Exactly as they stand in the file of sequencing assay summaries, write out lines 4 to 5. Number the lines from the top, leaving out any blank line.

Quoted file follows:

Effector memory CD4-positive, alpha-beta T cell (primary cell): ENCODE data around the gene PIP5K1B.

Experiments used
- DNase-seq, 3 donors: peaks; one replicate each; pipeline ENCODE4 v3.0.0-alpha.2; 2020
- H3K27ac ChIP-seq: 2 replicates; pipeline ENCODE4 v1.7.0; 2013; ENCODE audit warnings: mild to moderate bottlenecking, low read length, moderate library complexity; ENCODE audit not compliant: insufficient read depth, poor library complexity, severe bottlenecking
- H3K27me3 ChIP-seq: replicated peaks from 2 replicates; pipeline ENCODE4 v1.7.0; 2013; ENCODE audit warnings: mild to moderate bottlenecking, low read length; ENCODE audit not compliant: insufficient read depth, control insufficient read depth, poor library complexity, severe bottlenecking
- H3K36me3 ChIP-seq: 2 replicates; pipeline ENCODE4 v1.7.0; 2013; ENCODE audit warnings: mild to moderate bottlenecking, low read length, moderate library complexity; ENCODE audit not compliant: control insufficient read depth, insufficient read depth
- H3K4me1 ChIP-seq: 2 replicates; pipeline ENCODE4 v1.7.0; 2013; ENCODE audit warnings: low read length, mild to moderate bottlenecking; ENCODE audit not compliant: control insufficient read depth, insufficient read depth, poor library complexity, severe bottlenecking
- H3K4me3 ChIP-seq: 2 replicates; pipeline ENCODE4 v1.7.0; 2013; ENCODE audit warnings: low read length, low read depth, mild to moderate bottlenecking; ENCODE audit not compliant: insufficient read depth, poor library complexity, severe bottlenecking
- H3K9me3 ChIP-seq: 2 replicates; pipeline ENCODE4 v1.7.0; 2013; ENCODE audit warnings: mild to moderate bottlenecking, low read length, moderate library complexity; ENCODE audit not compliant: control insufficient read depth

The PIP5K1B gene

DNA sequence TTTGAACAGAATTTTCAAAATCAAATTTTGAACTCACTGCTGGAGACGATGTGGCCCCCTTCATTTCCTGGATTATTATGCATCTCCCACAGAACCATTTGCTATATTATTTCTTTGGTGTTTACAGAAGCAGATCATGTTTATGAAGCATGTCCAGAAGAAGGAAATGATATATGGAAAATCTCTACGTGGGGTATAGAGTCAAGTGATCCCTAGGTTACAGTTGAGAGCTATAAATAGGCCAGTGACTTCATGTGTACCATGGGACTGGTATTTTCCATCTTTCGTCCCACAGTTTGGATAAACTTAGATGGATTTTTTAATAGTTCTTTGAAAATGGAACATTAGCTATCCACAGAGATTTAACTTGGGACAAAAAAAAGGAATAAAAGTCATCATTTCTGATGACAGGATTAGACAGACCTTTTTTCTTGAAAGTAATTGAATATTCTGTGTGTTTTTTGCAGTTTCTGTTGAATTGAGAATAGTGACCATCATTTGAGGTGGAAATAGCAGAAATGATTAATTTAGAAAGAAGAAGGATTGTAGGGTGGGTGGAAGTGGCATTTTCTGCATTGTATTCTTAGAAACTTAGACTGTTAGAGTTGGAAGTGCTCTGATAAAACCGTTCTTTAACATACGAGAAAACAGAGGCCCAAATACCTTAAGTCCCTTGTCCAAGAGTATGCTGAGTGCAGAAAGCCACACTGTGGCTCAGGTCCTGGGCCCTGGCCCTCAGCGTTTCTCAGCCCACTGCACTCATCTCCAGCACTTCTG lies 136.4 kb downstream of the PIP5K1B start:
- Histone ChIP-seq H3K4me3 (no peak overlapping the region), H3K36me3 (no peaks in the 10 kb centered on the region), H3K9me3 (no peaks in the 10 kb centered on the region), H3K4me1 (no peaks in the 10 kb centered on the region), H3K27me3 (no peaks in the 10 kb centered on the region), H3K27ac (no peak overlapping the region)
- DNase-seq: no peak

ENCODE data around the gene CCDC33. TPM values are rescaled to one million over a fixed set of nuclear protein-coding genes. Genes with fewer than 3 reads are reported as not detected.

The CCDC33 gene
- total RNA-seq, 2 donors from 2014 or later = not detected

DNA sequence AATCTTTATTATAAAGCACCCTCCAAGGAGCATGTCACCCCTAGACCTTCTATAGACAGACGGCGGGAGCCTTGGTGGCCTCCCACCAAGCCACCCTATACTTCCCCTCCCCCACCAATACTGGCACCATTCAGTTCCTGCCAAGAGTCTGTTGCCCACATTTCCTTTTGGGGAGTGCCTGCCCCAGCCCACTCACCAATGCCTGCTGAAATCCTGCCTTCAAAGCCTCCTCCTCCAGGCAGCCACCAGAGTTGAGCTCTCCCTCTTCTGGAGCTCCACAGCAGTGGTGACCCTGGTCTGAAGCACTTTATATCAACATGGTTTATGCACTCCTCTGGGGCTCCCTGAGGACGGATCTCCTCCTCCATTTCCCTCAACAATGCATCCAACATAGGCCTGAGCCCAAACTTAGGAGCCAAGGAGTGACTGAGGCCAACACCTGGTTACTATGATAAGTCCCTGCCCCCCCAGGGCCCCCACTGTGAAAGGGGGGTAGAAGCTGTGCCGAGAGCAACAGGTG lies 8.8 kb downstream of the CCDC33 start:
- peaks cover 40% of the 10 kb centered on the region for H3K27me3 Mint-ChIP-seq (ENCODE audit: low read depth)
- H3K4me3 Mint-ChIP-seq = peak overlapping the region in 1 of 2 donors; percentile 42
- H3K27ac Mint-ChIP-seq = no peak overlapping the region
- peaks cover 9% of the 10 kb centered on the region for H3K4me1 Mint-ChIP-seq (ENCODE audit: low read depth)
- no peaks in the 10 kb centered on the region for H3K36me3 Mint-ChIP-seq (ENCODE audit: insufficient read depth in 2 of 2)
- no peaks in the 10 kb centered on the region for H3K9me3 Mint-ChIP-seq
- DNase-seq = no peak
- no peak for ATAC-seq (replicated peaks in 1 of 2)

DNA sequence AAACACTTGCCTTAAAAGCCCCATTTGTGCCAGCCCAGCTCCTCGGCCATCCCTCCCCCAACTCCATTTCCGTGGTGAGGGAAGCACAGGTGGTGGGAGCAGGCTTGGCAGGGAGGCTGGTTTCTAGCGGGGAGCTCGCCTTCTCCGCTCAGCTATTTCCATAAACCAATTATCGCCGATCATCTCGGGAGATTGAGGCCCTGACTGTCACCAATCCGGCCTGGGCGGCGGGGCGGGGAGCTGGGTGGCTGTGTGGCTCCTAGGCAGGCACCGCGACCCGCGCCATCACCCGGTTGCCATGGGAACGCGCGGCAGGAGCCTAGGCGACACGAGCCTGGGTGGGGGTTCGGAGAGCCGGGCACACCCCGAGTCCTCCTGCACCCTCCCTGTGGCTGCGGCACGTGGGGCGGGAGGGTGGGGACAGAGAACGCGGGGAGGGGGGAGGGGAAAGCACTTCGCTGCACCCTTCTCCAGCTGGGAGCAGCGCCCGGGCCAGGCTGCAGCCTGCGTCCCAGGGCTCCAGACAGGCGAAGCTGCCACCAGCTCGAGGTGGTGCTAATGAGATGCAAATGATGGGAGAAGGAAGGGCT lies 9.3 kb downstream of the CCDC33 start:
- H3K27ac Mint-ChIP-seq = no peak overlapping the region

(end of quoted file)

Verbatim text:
- H3K27ac ChIP-seq: 2 replicates; pipeline ENCODE4 v1.7.0; 2013; ENCODE audit warnings: mild to moderate bottlenecking, low read length, moderate library complexity; ENCODE audit not compliant: insufficient read depth, poor library complexity, severe bottlenecking
- H3K27me3 ChIP-seq: replicated peaks from 2 replicates; pipeline ENCODE4 v1.7.0; 2013; ENCODE audit warnings: mild to moderate bottlenecking, low read length; ENCODE audit not compliant: insufficient read depth, control insufficient read depth, poor library complexity, severe bottlenecking